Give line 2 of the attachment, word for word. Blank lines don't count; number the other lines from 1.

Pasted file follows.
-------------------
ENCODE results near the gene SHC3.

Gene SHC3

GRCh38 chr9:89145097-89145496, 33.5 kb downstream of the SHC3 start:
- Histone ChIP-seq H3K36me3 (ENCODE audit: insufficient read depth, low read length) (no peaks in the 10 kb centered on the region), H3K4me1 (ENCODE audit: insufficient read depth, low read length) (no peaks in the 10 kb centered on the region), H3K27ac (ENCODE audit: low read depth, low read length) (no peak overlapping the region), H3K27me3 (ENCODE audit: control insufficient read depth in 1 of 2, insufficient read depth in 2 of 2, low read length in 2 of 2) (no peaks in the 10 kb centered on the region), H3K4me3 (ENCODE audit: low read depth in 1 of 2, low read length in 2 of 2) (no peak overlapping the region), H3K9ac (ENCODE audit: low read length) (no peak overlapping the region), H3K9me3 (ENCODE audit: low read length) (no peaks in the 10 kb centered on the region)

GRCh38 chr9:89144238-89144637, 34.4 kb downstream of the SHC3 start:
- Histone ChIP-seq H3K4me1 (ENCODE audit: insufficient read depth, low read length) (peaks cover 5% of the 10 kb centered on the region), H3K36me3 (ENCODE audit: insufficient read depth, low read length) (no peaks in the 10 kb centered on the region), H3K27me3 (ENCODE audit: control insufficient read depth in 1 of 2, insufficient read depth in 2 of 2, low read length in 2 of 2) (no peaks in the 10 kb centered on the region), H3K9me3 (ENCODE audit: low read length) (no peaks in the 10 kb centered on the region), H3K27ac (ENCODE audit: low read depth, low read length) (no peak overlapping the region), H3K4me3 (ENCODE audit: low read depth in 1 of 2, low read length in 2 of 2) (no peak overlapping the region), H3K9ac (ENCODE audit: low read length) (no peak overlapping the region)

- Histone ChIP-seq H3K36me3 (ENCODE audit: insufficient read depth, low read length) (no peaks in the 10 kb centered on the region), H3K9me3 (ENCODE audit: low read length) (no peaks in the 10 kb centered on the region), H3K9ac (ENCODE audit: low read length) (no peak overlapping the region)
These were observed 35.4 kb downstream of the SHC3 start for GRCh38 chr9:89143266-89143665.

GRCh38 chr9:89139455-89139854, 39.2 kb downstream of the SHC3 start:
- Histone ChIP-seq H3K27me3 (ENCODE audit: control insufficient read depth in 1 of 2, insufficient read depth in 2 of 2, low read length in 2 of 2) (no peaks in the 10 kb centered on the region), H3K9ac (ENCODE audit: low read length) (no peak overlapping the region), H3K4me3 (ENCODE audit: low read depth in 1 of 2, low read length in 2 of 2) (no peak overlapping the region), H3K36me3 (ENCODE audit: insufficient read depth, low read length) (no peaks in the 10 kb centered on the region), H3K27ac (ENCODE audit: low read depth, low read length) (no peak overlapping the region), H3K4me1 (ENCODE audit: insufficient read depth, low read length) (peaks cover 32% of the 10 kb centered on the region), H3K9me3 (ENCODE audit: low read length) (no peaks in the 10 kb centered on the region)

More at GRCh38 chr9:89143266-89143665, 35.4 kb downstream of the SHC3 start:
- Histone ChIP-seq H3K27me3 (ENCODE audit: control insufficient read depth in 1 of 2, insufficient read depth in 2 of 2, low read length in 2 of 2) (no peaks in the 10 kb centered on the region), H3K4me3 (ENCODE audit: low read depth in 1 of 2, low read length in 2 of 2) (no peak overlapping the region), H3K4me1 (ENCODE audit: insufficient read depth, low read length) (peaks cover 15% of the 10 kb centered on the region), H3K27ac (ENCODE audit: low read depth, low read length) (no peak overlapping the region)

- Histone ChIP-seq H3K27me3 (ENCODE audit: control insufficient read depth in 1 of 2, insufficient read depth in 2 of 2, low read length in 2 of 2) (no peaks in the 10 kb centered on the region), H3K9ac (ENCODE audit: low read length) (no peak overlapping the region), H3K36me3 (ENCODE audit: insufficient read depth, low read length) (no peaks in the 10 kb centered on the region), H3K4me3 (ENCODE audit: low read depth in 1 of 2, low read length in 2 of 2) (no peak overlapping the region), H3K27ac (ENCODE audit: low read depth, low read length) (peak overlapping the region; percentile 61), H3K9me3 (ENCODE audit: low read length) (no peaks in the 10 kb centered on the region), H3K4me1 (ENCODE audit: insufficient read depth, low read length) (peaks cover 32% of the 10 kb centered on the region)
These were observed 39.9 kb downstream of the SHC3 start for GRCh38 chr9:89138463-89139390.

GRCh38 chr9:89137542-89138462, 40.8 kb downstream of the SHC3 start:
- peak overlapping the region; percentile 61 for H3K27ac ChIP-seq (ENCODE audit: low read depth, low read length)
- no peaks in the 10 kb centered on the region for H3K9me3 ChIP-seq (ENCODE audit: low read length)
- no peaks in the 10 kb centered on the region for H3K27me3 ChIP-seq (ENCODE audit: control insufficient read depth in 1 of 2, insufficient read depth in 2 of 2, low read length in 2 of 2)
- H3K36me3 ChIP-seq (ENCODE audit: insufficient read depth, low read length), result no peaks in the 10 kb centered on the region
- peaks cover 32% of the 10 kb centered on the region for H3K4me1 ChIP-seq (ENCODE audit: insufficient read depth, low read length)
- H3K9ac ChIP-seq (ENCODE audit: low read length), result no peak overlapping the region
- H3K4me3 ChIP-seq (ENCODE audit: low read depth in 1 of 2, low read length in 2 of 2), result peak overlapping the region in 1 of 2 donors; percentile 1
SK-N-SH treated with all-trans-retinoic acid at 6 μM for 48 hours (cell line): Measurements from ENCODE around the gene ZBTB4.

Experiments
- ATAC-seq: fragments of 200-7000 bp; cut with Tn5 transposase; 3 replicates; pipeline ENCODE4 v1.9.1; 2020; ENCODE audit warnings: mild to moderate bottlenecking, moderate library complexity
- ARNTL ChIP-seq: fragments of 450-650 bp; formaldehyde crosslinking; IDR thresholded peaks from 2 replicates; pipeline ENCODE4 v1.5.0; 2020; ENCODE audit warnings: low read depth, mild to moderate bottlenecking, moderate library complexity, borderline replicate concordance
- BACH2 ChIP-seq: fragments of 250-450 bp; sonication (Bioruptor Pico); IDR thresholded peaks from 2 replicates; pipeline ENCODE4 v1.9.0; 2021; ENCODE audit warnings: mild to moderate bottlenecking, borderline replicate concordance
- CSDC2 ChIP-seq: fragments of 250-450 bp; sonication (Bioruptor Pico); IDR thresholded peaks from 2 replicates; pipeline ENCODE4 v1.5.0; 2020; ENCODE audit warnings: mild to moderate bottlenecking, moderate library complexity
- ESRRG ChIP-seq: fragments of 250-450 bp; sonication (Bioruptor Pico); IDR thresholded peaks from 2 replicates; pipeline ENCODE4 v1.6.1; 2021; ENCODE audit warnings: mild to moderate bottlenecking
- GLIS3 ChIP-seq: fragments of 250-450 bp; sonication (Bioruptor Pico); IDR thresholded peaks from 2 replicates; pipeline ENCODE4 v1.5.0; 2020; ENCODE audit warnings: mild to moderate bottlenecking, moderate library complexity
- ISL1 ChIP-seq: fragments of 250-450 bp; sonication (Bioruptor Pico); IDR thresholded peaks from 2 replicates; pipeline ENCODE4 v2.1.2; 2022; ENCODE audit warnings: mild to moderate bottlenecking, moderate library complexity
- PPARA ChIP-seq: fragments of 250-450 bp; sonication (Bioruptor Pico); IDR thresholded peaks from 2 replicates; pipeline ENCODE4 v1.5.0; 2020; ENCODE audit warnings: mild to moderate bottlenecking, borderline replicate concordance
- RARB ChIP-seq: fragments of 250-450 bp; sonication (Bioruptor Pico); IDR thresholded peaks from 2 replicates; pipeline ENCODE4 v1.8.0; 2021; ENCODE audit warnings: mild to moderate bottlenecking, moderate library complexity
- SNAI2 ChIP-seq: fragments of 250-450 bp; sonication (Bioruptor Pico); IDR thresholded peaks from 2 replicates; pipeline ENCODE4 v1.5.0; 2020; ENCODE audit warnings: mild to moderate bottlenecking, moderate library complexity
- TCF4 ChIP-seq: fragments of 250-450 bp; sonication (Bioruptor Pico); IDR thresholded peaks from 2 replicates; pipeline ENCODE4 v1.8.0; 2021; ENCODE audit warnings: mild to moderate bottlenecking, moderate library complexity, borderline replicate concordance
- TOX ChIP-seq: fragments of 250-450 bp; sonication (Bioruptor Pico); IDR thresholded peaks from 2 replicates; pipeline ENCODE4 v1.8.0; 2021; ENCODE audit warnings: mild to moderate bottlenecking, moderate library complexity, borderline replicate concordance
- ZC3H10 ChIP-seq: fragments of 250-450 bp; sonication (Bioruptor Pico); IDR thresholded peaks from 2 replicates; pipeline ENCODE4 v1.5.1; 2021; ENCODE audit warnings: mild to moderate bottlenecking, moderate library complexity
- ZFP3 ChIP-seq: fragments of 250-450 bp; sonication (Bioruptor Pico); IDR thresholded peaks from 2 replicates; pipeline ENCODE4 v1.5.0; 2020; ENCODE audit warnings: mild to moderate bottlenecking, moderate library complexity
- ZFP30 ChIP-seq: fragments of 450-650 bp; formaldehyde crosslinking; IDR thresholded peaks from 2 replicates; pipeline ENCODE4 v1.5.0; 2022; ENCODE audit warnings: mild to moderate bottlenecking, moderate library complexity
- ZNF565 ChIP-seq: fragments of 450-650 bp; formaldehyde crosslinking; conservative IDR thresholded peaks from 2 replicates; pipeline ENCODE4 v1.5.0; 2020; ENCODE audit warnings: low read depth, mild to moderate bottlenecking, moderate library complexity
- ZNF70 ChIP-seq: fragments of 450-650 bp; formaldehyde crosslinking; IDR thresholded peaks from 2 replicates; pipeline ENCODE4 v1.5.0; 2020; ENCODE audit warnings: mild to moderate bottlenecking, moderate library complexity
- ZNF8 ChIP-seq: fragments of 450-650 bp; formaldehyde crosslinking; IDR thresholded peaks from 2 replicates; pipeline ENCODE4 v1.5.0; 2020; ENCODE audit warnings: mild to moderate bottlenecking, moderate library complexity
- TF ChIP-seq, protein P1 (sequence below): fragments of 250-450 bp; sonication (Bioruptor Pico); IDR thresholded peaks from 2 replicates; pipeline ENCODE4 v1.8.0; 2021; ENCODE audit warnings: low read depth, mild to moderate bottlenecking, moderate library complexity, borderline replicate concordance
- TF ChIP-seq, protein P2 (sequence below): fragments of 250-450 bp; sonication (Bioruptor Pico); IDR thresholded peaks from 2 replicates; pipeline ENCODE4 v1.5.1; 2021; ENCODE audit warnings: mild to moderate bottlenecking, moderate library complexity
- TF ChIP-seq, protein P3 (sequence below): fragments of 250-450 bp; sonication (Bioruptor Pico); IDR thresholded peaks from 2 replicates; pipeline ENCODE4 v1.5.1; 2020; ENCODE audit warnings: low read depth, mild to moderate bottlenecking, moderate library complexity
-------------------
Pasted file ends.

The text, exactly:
Gene SHC3